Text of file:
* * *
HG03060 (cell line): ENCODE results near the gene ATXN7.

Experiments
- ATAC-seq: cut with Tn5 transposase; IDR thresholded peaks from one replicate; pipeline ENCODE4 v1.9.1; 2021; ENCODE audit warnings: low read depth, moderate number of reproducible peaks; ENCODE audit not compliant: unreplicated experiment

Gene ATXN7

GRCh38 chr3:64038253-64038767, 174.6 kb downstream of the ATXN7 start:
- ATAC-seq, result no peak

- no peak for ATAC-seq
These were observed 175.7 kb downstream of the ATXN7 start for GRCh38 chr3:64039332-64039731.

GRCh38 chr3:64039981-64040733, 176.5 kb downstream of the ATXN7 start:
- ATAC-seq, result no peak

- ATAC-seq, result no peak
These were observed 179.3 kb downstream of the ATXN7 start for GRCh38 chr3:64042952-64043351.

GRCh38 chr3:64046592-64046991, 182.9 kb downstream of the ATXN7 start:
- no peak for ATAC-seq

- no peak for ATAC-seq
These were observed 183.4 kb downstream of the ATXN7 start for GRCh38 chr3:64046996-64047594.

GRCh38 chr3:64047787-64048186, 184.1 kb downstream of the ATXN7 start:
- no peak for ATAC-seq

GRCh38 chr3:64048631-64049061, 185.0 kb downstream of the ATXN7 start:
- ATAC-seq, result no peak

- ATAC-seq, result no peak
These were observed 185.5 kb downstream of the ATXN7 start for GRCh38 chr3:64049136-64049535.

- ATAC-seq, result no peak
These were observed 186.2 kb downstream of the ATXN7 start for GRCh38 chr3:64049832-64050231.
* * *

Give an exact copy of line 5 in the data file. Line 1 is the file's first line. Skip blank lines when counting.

GRCh38 chr3:64038253-64038767, 174.6 kb downstream of the ATXN7 start: